A text only version of this slide is available which gives all of the flow equations. The interactive Java applet EngineSim is also available. This program solves these equations and displays the thrust and fuel flow values for a variety of turbine engines.
Most modern passenger and military aircraft are powered by gas turbine engines, which are also called jet engines. There are several different types of jet engines. But all jet engines have some parts in common. All jet engines have a turbine to drive the compressor. The job of the turbine is to extract energy from the heated flow exiting the burner. The turbine is connected to the shaft, which is also connected to the compressor. As the flow passes through the turbine, the total pressure (pt) and temperature (Tt) decrease. We measure the decrease in pressure by the turbine pressure ration (TPR), which is the ratio of the air pressure exiting the turbine to the air pressure entering the turbine. This number is always less than 1.0. Referring to our station numbering, the turbine entrance is station "4" and the turbine exit (nozzle entrance) is station "5". The TPR is equal to pt5 divided by pt4, as shown above.
In the axial turbine, cascades of small airfoils are mounted on a shaft that turns at a high rate of speed. Since no external heat is being added to or extracted from the turbine during this process, the process is isentropic. The temperature ratio across the turbine is related to the pressure ratio by the isentropic flow equations.
Work is done by the flow to turn the turbine and the shaft. From the conservation of energy, the turbine work per mass of airflow (TW) is equal to the change in the specific enthalpy of the flow from the entrance to the exit of the turbine. (The term "specific" means per mass of airflow.) The enthalpy at the entrance and exit is related to the total temperature at those stations, as shown at the right on the slide. Using algebra, we arrive at the equation in the box at the bottom of the slide that relates the work done by the turbine to the turbine pressure ratio, the incoming total temperature, some properties of the gas (specific heats [cp] and heat ratios [gamma]), and an efficiency factor (nt). The efficiency factor is included to account for the actual performance of the turbine as opposed to the ideal, isentropic performance. In an ideal world, the value of the efficiency would be 1.0. In reality, it is always less than 1.0. Because of mechanical inefficiencies, you cannot get 100% of the available work from the turbine.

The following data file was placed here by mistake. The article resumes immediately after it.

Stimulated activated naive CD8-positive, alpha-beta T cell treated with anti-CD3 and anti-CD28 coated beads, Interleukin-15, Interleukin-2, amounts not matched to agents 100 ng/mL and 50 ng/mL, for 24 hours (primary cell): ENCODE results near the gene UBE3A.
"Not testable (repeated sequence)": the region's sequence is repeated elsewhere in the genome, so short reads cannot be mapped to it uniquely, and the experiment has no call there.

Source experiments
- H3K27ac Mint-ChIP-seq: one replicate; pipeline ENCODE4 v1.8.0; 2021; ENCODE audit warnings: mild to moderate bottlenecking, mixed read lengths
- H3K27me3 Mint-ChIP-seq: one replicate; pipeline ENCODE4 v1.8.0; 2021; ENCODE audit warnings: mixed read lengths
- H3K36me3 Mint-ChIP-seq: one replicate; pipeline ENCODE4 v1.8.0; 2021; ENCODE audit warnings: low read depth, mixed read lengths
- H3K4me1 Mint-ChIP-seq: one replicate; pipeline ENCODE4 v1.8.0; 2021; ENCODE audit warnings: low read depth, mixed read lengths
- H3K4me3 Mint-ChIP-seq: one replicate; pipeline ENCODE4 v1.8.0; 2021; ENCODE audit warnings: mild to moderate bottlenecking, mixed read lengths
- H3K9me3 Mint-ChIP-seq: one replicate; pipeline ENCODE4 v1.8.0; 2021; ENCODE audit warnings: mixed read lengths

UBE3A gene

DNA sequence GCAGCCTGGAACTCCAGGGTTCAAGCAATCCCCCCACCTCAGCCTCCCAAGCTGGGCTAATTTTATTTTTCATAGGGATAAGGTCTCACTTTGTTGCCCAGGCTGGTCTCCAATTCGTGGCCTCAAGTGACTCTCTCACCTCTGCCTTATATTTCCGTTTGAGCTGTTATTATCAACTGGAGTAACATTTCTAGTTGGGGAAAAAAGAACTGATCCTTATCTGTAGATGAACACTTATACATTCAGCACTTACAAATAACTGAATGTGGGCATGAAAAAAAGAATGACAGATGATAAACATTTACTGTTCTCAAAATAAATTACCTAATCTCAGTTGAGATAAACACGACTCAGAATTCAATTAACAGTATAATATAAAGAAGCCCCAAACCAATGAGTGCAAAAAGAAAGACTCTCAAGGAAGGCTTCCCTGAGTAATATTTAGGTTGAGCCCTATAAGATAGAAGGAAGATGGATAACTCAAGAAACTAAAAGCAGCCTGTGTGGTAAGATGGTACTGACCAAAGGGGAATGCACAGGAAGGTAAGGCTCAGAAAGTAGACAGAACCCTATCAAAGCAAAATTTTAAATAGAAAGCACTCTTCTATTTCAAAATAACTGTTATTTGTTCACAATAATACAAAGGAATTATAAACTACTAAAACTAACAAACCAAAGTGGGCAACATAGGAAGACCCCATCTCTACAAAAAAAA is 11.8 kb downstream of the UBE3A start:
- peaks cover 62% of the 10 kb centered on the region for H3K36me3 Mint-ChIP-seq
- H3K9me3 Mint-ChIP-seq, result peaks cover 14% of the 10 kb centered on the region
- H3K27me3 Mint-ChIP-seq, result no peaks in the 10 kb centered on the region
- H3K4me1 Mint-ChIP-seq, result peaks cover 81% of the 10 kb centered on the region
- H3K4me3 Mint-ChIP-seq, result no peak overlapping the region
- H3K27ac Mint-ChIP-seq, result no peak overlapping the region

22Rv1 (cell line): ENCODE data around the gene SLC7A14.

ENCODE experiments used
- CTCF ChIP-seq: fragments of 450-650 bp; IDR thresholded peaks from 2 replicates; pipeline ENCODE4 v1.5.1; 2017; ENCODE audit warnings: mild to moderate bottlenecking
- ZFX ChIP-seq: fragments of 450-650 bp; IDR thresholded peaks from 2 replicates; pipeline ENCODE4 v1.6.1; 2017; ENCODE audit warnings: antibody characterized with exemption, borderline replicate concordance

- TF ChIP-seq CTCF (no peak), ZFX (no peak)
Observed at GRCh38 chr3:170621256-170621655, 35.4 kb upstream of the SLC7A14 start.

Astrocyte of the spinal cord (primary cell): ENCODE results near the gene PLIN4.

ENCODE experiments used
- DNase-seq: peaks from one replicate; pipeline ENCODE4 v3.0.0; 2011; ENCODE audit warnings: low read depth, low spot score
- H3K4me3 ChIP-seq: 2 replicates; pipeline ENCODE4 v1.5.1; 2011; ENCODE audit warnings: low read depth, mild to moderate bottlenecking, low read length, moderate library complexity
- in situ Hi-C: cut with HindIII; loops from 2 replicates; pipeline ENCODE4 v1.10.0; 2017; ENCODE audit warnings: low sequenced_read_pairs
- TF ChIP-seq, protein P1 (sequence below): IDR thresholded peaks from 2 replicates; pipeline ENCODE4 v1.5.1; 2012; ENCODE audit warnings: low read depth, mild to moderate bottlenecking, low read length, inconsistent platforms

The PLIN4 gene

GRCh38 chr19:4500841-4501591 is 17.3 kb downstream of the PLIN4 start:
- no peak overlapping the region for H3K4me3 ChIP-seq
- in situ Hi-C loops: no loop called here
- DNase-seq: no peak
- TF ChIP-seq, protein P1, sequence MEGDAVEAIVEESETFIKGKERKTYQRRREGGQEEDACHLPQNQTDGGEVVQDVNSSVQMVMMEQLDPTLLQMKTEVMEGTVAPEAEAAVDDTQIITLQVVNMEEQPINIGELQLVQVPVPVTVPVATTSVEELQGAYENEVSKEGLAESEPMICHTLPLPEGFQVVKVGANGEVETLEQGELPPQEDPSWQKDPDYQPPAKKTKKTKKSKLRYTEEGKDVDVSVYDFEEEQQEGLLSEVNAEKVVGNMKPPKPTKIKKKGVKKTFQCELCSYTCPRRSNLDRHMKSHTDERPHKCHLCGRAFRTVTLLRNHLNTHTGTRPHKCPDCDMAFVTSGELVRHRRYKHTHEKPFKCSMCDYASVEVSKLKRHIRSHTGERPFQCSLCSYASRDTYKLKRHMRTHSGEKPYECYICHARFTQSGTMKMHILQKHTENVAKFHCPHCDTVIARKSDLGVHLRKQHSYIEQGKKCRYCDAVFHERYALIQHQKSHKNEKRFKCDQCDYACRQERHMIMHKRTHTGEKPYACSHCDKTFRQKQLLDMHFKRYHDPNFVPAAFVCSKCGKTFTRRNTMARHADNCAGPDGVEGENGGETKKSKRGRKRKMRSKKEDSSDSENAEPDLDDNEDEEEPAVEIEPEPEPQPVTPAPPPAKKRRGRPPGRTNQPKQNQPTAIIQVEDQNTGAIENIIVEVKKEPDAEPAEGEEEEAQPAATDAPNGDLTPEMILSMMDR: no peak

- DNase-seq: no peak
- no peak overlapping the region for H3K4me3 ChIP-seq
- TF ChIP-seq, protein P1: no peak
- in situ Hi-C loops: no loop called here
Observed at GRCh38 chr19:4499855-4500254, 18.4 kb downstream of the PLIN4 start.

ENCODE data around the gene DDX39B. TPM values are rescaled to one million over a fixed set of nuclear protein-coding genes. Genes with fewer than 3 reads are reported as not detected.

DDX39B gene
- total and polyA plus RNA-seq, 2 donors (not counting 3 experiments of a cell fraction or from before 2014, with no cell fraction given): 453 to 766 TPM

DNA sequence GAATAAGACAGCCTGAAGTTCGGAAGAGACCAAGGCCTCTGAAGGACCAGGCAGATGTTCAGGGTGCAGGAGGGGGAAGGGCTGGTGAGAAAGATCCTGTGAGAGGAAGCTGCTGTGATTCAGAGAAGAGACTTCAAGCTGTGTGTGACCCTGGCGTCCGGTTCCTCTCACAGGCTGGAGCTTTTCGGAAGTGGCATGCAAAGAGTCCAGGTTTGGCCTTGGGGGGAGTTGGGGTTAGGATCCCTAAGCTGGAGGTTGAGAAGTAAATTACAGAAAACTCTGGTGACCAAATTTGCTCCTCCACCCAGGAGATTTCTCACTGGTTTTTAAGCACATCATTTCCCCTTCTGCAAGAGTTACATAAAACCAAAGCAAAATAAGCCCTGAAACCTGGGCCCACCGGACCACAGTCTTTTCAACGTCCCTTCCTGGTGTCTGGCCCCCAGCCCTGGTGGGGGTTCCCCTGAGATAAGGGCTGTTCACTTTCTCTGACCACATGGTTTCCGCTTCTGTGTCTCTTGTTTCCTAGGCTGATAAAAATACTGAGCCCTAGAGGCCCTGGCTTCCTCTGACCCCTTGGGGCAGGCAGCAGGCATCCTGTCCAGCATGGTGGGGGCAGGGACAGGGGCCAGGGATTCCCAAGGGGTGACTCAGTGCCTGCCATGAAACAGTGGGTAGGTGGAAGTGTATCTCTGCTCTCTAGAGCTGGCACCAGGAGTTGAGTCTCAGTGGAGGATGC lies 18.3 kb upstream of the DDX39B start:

The turbine blades exist in a much more hostile environment than compressor blades. Sitting just downstream of the burner, the blades experience flow temperatures of more than a thousand degrees Fahrenheit. Turbine blades must, therefore, be made of special materials (http://www.ueet.nasa.gov/parts.htm). that can withstand the heat, or they must be actively cooled. You can now use EngineSim to study the effects of different materials on engine operation.
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